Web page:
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L.A. Ballet's 'Nutcracker': pretty but uninspired

Costumes are festive, but many of the dancers are just going through the motions as the new season launches.

December 01, 2007|Victoria Looseleaf | Special to The Times

Clara, the heroine of "The Nutcracker," is young with decidedly big dreams. So too is Los Angeles Ballet, the company launched last year by the husband and wife team of Thordal Christensen and Colleen Neary, who fearlessly plunged into local dance waters with their original version of the holiday classic. But kicking off a second season Thursday at the Alex Theatre in Glendale (six additional performances with cast changes are on tap in two other venues), the company -- and this production -- seemed to have lost some of their initial luster.

Gone was the orchestra that fueled the earlier performances, when live musicians provided a warm pulse for the dancers. With the glorious Tchaikovsky score on tape, and a not-nearly-full 1,400-seat house, the dancers, with several exceptions, appeared to offer only pretty smiles while going through the motions of lively, if occasionally too busy, choreography.

True star power was not to be found with guest artist Rainer Krenstetter of the Berlin Staatsballett, who as the Prince had little to do except partner Corina Gill (looking surprisingly uninspired after triumphs last year in an array of roles).

Instead it emanated from Lilit Hogtanian. The 15-year-old prodigy assaying Clara soared in effortless leaps and turns with the grace, authority, presence and acting ability of a prima ballerina.

Although this "Nutcracker" is set in California, circa 1912, Catherine Kanner's colorfully painted backdrops could be Anytown USA, but Mikael Melbye's costumes, designed for the Royal Danish Ballet, lent the proceedings some festive flair.

As the curtain opened on a bustling party scene, Neary, a former New York City Ballet dancer, performed Mrs. Staulbaum's elegant hostess duties, with character specialist Adam Luders as her reliable spouse. Still, it was only with the appearance of a fur-festooned Drosselmeyer (an able Bjorn Hansen), that the party rocked.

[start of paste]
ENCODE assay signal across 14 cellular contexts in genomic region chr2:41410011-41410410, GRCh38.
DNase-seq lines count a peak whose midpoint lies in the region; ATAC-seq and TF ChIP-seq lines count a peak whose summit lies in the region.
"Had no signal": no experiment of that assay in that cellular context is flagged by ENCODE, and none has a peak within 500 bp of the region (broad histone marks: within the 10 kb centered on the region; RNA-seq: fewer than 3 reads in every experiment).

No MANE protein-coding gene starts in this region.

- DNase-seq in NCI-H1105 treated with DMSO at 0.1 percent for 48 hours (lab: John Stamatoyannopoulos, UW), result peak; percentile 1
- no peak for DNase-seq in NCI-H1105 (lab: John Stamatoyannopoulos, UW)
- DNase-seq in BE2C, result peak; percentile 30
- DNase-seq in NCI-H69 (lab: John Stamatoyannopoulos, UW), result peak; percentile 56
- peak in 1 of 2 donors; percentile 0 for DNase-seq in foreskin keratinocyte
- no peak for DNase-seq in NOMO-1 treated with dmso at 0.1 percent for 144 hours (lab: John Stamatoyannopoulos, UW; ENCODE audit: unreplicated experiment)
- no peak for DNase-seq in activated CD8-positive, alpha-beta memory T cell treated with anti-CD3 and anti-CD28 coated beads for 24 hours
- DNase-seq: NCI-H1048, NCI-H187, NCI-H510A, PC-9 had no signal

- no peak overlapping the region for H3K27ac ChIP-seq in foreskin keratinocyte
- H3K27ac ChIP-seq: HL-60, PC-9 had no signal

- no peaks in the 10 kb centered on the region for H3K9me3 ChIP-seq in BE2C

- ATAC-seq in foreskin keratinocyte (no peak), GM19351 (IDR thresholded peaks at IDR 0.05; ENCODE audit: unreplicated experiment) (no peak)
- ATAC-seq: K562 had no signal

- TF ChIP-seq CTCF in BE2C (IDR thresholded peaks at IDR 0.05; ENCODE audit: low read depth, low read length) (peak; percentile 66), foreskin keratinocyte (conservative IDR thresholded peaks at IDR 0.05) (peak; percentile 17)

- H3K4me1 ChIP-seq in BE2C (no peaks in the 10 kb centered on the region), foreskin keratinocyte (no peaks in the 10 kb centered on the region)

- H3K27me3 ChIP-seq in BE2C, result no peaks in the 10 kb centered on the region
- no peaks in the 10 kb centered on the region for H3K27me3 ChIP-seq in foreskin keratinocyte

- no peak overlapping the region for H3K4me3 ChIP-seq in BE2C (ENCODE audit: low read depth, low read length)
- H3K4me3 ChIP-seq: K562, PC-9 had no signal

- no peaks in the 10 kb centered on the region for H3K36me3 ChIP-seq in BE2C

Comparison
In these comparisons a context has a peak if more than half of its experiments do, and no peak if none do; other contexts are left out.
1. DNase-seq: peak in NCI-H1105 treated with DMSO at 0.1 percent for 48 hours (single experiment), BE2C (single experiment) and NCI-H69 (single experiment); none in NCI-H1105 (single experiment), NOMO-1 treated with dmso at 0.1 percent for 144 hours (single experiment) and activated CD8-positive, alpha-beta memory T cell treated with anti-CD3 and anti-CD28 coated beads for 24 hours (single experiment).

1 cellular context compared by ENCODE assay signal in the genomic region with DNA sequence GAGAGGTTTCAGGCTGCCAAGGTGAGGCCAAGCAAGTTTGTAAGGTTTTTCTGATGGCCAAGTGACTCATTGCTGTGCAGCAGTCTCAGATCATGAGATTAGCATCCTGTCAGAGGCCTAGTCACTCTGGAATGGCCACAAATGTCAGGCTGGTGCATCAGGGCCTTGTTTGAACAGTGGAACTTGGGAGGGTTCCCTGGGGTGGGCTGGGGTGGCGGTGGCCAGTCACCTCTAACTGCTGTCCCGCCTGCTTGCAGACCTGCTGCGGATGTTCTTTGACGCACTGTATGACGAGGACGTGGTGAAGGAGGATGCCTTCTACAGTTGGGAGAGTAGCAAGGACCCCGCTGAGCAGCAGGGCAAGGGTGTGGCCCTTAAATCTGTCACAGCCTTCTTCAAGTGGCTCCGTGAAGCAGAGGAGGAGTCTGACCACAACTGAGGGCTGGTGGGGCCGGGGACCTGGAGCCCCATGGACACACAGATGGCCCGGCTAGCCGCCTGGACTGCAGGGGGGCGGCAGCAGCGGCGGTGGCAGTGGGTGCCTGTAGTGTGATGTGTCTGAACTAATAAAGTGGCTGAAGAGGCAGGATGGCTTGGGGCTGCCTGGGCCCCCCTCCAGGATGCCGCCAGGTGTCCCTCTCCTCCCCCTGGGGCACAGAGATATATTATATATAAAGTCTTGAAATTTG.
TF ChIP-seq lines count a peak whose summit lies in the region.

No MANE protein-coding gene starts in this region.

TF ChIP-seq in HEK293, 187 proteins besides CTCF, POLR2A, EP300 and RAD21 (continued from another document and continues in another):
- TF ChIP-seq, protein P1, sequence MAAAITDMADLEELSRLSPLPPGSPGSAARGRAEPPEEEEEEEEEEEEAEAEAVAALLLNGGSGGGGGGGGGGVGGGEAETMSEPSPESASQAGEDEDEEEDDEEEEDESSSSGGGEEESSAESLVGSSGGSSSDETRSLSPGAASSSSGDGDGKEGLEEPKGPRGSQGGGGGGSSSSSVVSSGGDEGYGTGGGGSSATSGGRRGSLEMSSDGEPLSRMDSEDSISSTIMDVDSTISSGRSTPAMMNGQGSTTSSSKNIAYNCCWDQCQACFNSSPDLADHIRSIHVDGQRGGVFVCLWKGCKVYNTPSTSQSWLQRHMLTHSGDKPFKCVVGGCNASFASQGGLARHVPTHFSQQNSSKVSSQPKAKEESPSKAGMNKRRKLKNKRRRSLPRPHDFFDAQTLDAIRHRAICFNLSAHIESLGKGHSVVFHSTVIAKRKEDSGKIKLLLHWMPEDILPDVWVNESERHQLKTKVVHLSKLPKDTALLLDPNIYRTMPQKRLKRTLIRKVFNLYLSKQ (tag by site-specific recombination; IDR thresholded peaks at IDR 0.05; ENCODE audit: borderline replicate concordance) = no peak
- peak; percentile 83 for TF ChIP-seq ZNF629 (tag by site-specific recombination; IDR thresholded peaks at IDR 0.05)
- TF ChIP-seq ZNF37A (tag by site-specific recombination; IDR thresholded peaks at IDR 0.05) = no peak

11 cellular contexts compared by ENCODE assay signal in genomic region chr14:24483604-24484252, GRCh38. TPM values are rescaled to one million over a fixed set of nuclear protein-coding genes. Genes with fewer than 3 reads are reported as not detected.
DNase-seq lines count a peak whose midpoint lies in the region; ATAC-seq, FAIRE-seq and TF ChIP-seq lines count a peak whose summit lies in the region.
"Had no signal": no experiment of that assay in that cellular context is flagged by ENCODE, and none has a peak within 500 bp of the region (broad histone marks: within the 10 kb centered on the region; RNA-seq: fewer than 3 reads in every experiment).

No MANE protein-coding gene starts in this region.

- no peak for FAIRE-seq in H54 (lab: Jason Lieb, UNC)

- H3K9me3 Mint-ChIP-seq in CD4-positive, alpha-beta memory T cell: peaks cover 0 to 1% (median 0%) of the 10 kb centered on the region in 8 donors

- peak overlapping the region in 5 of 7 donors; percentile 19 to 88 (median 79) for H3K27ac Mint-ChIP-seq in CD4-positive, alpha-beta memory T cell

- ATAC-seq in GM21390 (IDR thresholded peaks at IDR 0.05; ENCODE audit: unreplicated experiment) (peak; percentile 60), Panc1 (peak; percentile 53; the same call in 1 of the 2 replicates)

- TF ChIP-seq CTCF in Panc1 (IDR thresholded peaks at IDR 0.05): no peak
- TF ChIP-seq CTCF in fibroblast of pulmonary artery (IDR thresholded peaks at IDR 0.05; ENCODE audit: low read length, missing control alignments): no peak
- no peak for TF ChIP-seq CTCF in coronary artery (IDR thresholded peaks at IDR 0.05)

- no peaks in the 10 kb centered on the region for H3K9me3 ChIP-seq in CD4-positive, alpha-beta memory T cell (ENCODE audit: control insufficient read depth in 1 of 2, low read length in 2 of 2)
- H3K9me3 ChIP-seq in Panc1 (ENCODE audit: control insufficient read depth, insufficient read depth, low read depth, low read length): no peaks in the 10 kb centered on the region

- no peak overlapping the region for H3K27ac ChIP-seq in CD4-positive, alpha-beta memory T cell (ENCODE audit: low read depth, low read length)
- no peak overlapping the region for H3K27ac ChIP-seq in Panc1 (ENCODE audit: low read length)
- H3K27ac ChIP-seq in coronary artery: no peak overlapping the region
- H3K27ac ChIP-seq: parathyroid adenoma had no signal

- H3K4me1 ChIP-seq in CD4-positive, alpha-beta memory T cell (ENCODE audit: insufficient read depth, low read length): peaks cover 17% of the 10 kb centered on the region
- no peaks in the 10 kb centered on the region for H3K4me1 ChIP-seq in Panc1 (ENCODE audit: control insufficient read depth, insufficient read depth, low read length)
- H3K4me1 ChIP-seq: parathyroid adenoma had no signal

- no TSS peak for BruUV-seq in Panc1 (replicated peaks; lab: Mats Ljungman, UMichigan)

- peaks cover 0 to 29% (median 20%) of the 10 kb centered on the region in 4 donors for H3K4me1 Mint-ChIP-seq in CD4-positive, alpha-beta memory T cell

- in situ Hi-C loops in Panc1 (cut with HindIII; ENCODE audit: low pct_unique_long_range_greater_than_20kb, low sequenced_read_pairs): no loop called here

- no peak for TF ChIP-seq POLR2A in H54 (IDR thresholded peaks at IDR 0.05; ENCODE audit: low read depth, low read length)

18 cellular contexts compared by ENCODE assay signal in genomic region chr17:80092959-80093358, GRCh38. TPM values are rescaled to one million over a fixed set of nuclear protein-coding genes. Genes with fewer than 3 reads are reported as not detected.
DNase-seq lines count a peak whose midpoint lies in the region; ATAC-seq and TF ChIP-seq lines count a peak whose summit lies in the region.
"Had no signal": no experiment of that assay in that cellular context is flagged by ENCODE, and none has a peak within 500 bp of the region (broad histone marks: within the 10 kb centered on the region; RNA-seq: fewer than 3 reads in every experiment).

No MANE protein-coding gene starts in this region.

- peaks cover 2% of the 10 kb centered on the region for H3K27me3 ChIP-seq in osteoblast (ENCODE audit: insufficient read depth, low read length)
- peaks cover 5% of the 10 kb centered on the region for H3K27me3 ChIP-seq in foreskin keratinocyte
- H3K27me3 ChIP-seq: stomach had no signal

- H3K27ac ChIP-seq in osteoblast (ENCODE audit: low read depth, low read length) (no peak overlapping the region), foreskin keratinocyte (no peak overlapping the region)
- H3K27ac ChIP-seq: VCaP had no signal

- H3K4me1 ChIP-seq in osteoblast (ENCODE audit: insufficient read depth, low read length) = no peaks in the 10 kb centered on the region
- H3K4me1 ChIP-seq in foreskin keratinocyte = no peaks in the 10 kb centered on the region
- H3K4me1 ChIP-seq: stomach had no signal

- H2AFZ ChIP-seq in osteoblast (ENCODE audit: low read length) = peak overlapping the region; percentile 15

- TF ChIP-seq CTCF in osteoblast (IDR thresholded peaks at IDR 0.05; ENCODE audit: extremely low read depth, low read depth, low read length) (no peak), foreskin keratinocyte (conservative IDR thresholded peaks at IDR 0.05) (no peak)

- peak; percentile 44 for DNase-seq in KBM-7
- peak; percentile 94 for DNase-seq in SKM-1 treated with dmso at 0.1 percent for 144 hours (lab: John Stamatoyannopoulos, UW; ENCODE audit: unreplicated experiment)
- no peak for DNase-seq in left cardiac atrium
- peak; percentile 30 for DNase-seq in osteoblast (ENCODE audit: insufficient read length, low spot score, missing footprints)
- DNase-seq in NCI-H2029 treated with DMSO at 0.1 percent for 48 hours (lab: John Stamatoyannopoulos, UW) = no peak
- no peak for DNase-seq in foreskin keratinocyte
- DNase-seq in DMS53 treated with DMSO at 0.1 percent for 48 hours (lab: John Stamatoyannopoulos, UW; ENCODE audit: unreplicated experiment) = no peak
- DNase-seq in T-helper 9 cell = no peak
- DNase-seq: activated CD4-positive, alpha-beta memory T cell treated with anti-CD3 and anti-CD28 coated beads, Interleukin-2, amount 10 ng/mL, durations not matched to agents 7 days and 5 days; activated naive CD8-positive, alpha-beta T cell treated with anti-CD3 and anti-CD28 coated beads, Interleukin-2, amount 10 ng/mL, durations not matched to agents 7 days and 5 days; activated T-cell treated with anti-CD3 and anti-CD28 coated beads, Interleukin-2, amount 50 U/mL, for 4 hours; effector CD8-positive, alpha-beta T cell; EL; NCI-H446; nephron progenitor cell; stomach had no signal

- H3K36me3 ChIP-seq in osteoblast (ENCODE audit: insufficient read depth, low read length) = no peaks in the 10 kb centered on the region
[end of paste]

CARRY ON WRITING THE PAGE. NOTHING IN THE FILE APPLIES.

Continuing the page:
Unleashing magical powers, this uncle with Tim Burton-like electric hair and ghoulish makeup held the children in thrall as he brought toys to life and transported Clara and her Nutcracker (Erik Thordal-Christensen) to the lands of snow and sweets.

The war between the mice and the soldiers was a messy, crowded affair, but what battle isn't?

The overflowing stage also featured an explosive Sergey Kheylik, whose ferocious jumps and armless cartwheels were needlessly surrounded by a trio of dancing kiddies. The corps gave their all as Snowballs and in the "Waltz of the Flowers," though rarely in perfect unison, but they were upstaged by Clara's vibrant solos in the latter.

Aubrey Morgan's Arabian, partnered by Darius Crenshaw, hit the right slithery notes, her undulating torso throwing off heat, while Melissa Barak and Peter Snow displayed robotic finesse as Harlequin and Columbine.

In all, Los Angeles Ballet's efforts are again to be applauded, but for this "Nutcracker" to supply holiday cheer above and beyond that of any regional company, there needs to be a little more conjuring and a lot less thinking inside the box, however prettily wrapped.


Los Angeles Ballet

Where: Royce Hall, UCLA

When: 2 and 7:30 p.m. Dec. 22; 2 p.m. Dec. 23

Price: $15 to $95

Contact: (310) 998-7782


Where: Redondo Beach Performing Arts Center, 1935 Manhattan Beach Blvd., Redondo Beach

When: 2 and 7:30 p.m. Dec. 29; 2 p.m. Dec. 30

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